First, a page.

Fujifilm X-H1 vs X-T2 — The Differences You Need to Know

 

Fujifilm’s freshly announced X-H1 boasts an inviting roster of new features, but how does it compare to the popular X-T2? Matt Higgs finds out

 

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Today, Fujifilm has announced the X-H1, a camera that will take the helm of its X Series sitting above the existing X-T2 and X-Pro2. The device leads Fujifilm’s CSC line-up into uncharted waters, with a DSLR-style form factor and several firsts for the brand; targeted at both stills and video enthusiasts, as well as working pros. In this comparison article, I’ll give you the lowdown on the X-H1 and how it compares to its closest sibling, the X-T2.

Fujifilm X-H1 core specifications:
- 24MP X-Trans CMOS III sensor
- X-Processor Pro processing engine
- 5-axis in-body image stabilisation (up to 5.5-stops)
- Highly robust, durable body
- Flicker reduction mode
- New ETERNA film simulation system
- 3in 1,040K-dot rear touch-screen and sub-LCD
- 0.75x 3.69M-dot EVF with 100fps refresh rate
- 4K at 30fps, Full HD at 120fps
- Bluetooth Low Energy and Wi-Fi connectivity

 

Fujifilm X-H1 vs X-T2 — The Differences You Need to Know

To find out more or to pre-order the Fujifilm X-H1, click here

 

Sensor and processor

One of the few areas that remain unchanged between the X-T2 and X-H1 is the sensor and processor both cameras are built around. Once again, the highly regarded 24.3MP APS-C-size X-Trans CMOS III and the X-Processor Pro have been incorporated into this device. While the choice to use the same core components in a new flagship model may surprise some, they remain capable of very impressive image quality — still unrivalled by few other CSCs. Native ISO range remains at 200-12800, with an extended low of 100 and extended high of 51200 available, as offered on the X-T2.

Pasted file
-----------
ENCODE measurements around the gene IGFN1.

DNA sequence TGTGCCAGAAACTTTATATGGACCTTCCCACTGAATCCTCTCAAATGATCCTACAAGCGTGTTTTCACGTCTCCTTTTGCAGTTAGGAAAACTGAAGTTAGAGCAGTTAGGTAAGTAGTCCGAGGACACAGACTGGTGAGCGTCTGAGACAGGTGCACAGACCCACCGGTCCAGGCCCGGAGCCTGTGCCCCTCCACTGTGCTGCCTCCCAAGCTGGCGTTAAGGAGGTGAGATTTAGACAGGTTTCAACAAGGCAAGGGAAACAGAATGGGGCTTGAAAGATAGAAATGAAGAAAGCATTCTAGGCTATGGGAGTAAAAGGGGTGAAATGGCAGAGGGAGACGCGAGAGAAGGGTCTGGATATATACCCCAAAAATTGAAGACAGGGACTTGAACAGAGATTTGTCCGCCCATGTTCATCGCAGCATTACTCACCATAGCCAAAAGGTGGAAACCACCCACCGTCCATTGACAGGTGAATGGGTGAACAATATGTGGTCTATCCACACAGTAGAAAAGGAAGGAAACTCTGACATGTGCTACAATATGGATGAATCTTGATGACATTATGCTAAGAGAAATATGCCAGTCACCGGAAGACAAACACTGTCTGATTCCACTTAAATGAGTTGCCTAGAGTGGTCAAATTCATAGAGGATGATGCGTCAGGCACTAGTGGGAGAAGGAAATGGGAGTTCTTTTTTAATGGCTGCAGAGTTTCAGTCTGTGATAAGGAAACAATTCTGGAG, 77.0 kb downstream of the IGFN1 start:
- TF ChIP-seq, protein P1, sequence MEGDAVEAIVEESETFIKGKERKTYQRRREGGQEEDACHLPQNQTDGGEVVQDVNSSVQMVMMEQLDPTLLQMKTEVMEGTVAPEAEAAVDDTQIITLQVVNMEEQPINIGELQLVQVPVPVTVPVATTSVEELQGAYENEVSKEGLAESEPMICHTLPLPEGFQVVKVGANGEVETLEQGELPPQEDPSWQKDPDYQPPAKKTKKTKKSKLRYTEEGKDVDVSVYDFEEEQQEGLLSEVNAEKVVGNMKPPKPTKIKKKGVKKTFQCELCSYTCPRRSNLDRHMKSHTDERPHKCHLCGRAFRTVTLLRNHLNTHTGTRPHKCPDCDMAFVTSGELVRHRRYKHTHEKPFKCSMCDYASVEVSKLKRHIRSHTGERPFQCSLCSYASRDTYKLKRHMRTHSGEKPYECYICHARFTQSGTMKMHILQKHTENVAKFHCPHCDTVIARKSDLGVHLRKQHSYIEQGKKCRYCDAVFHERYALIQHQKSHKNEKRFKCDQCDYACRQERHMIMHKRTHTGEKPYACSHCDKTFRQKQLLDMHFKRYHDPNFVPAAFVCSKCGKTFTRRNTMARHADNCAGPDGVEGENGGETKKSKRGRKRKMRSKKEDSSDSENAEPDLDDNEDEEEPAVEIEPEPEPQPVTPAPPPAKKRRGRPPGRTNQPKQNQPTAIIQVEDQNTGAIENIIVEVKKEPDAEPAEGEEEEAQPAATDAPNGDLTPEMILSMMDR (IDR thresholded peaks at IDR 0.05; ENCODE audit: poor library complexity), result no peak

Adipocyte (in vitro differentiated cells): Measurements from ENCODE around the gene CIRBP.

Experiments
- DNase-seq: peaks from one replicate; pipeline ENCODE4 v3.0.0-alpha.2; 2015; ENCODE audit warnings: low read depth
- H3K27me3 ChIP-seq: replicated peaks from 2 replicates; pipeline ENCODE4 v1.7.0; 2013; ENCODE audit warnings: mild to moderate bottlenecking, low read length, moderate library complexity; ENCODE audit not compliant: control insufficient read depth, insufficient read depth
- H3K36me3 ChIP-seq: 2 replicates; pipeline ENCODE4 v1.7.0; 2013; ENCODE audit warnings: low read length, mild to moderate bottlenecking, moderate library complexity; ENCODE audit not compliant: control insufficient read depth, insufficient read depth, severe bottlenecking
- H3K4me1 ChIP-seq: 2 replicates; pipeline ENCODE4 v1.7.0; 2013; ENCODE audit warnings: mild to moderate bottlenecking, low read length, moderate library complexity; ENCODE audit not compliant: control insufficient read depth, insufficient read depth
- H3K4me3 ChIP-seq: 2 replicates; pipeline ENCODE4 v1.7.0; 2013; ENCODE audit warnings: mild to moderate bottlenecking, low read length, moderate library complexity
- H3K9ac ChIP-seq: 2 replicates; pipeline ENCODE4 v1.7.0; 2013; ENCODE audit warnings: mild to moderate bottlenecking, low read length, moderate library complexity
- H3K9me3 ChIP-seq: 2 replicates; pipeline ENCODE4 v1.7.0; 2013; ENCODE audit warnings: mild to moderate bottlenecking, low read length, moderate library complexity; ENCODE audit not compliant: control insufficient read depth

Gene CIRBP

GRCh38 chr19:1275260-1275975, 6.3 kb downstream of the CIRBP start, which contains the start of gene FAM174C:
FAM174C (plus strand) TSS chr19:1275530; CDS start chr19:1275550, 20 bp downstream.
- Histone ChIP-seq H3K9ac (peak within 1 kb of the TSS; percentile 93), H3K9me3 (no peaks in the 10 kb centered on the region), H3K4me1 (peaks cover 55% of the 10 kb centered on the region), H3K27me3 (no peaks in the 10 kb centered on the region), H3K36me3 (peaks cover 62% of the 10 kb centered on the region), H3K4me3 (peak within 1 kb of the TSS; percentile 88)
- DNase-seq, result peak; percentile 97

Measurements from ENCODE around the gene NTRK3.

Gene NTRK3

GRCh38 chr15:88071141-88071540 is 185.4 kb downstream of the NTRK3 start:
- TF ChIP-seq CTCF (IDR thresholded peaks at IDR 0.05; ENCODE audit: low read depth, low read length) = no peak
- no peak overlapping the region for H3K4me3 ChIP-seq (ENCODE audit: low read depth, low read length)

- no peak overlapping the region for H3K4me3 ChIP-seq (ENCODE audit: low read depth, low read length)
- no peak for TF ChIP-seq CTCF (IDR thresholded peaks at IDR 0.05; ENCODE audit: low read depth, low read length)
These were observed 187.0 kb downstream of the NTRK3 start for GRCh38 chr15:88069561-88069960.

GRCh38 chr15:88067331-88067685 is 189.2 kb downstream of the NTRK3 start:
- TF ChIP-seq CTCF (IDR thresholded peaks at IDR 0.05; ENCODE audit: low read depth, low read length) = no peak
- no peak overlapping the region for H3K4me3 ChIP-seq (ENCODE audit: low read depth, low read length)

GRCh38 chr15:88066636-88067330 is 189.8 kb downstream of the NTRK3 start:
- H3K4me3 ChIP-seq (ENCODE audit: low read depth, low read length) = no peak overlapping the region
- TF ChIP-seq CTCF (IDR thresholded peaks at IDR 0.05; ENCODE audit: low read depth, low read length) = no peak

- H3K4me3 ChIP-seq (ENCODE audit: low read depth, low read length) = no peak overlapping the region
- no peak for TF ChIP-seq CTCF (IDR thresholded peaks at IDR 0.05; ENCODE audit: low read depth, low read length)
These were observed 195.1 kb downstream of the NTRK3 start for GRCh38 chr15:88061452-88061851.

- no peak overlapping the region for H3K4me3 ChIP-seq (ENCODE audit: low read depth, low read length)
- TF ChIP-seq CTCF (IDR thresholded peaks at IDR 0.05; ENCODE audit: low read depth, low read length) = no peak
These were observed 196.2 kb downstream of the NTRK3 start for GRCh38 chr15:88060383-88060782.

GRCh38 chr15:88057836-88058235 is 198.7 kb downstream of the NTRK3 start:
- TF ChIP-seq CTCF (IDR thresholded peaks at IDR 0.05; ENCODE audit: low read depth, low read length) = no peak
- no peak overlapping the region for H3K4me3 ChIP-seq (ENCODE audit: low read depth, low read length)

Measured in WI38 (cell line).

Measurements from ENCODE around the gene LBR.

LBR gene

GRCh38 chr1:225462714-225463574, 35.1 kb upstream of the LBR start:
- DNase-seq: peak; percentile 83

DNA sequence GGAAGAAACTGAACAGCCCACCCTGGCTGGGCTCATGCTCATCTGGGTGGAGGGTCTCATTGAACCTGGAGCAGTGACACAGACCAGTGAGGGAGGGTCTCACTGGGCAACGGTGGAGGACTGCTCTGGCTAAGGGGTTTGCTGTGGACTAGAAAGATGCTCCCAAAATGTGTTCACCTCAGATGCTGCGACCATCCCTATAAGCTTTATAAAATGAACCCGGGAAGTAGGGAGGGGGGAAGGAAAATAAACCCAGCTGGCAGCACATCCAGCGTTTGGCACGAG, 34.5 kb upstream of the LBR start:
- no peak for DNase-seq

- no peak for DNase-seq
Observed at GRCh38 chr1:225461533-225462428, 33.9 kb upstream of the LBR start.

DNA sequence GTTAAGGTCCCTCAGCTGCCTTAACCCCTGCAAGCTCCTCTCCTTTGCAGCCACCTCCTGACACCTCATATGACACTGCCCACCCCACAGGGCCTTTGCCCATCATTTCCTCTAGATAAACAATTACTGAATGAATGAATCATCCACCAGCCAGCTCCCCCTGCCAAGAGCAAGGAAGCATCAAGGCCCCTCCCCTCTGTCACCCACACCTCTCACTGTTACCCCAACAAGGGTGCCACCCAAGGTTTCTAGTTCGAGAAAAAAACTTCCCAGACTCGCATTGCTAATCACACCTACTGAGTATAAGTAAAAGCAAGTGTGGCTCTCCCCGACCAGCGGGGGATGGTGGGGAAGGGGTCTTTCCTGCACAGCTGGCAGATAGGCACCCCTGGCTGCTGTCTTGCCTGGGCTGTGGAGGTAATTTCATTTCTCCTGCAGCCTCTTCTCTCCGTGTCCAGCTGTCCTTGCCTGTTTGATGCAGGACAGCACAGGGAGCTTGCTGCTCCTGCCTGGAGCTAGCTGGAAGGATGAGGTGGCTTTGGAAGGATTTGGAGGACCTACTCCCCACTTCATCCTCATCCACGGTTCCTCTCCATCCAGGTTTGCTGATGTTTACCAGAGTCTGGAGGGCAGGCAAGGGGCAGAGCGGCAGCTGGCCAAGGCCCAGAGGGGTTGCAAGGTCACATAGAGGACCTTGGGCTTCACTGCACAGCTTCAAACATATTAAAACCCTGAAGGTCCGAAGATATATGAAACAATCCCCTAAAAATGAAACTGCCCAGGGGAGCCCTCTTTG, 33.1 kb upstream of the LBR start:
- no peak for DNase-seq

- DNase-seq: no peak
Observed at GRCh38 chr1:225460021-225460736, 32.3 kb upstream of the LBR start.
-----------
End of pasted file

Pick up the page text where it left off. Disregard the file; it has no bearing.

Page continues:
The electronic shutter has a top burst shooting speed of 14fps and the mechanical shutter can reach 8fps. This is the same continuous shooting speed as the X-T2, and although it’s not the fastest offered by a CSC, it still remains very competitive and should meet the demands of most sports and wildlife photographers. With a new flicker reduction option, Fujifilm has increased the X-H1’s suitability for shooting under artificial lighting; a welcome addition for those photographing sports and events indoors.

 

Fujifilm X-H1 vs X-T2 — The Differences You Need to Know

 

Like the optional power booster grip for the X-T2, the X-H1’s grip (the VPB-XH1) increases the camera’s performance in a number of areas and features a headphone input. This is an essential purchase for those who want to get the best out of the device, particularly videographers. The grip holds two batteries for an increased 900-shot battery life. It extends the camera’s video recording time, decreases its start-up time and enables a faster mechanical burst mode. Battery life without the grip provides 300 shots in standard mode, slightly reduced from the X-T2’s 340-shot battery life. The X-H1 has the quietest shutter in the X Series, making it an ideal tool for environments where noise must be kept to a minimum.

 

Focusing